The Chapel Hill Town Council passed a non-binding agreement to continue redeveloping the Chapel Hill Police Department lot in an 8-1 vote during its March 23rd meeting.
As of now, the lot exclusively houses the police station. The town manager’s office, however, recommended a redevelopment that would add in roughly 250 units of affordable housing, access to a nearby fire station, connections to the Bolin Creek Trail, 80,000 square feet of office space and more than 400 parking spaces.
The site would also contain a retaining wall for the Bolin Creek floodplain to reduce runoff.
Although passed, several council members and community members expressed concern about the presence of coal ash on the site, which was found in 2013.
Coal ash can increase risks of health problems for individuals if it is airborne or present in drinking water, including respiratory issues, according to research from environmental consulting firm Hart & Hickman and law firm Poyner Spruill. Studies have also identified the potential risk of developing behavioral issues such as ADHD in children.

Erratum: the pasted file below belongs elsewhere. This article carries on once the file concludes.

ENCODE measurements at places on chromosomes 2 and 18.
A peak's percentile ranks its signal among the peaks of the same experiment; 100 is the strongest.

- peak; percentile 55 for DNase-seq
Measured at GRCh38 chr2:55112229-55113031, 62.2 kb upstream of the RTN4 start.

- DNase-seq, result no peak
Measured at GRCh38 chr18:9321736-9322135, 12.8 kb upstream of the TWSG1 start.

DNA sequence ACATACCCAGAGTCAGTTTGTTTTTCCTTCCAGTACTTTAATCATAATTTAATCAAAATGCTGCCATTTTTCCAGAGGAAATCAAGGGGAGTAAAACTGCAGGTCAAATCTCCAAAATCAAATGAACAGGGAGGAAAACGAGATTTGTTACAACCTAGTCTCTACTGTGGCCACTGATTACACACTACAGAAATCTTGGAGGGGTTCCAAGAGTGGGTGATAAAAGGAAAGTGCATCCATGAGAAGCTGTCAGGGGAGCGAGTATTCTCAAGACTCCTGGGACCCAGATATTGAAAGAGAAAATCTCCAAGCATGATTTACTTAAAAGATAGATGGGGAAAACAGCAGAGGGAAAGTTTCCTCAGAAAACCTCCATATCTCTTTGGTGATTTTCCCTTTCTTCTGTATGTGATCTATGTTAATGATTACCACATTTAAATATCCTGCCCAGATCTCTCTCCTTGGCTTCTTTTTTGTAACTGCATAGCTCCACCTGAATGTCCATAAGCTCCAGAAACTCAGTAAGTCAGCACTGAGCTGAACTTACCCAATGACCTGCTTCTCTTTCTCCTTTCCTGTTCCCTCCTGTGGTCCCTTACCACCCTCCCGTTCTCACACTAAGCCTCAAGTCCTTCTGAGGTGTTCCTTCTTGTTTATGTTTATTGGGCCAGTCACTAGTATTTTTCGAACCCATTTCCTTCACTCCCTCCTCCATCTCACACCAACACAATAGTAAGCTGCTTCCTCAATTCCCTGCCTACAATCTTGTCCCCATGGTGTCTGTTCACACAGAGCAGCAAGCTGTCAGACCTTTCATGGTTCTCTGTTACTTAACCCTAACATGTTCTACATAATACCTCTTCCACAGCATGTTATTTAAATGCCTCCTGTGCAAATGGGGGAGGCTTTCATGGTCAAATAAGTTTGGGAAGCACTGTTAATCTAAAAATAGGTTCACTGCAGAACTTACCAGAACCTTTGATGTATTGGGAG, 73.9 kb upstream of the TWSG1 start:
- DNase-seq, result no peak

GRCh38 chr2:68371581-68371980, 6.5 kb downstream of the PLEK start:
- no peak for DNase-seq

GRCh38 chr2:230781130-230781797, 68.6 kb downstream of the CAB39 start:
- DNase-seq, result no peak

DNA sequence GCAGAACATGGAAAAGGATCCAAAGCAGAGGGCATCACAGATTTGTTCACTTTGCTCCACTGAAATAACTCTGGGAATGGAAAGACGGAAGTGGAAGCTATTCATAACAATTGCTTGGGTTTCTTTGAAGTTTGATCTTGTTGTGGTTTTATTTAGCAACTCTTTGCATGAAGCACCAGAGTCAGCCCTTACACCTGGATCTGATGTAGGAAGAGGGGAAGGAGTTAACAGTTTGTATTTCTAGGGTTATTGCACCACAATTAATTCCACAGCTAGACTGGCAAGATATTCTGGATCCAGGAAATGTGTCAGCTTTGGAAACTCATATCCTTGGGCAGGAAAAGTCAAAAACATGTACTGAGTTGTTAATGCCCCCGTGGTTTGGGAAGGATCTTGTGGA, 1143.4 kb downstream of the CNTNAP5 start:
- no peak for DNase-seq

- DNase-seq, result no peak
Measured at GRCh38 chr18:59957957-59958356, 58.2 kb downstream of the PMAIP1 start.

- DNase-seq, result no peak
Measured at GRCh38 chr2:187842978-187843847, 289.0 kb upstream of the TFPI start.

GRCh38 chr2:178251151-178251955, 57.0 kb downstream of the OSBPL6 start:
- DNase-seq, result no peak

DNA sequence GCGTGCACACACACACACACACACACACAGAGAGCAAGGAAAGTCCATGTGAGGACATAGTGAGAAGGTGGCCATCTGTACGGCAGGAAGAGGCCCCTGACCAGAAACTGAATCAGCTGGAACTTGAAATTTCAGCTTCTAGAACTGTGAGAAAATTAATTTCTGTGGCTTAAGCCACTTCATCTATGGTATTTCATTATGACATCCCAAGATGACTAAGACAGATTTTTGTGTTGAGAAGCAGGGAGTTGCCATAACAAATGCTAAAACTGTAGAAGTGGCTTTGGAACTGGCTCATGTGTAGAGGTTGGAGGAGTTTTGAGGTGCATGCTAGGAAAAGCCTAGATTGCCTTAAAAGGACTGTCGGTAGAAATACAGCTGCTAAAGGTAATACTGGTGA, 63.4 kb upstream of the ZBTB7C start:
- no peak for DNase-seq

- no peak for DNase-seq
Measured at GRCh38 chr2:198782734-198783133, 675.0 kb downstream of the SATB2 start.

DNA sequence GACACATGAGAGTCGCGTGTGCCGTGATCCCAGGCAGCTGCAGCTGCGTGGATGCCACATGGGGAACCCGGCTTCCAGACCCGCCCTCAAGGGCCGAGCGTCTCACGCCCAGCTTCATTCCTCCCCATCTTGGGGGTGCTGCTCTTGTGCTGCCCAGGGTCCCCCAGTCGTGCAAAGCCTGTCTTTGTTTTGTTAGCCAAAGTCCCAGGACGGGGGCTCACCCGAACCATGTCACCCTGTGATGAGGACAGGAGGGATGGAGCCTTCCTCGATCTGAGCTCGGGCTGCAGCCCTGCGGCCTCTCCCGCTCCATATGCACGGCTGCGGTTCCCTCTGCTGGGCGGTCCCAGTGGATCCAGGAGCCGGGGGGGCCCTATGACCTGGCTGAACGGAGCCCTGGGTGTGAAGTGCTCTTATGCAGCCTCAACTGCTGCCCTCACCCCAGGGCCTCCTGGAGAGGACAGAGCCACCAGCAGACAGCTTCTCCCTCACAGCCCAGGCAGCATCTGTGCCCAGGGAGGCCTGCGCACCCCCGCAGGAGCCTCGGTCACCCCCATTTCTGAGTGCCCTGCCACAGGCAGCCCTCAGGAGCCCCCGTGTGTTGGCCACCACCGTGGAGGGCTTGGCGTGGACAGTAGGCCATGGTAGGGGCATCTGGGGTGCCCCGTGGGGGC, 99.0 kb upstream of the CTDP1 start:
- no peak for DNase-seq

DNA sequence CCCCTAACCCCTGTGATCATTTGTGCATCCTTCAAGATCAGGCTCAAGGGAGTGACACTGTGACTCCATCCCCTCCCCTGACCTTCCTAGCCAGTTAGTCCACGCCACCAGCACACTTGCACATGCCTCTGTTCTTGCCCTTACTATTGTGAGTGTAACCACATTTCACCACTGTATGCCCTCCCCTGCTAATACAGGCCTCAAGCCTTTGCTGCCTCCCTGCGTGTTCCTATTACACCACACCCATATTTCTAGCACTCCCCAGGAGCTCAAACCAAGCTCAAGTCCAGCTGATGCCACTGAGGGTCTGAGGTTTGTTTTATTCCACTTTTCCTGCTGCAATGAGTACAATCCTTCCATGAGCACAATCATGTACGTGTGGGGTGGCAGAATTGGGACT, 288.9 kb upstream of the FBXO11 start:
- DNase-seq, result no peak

Adam Searing, the only council member to vote against the project, said he was concerned about building housing on the site, emphasizing that coal ash has been found to be potentially harmful among children and their health.
“Every child in Chapel Hill deserves the chance to come to school healthy and ready to learn,” he said. “If we decide tonight to let some of our children grow up on giant mounds of hazardous coal ash, that goal becomes far harder to achieve.”
Though efforts have been made in recent years to dig up and cover the ash, the research from Hart & Hickman and Poyner Spruill details how some unexposed areas remain on steep hillsides throughout the lot.
Town officials estimate removing the ash to cost more than $13 million — a process that would take more than three years and 5,000 truck trips to a designated landfill. An excavation process could also risk contaminating nearby Bolin Creek and exposing surrounding areas.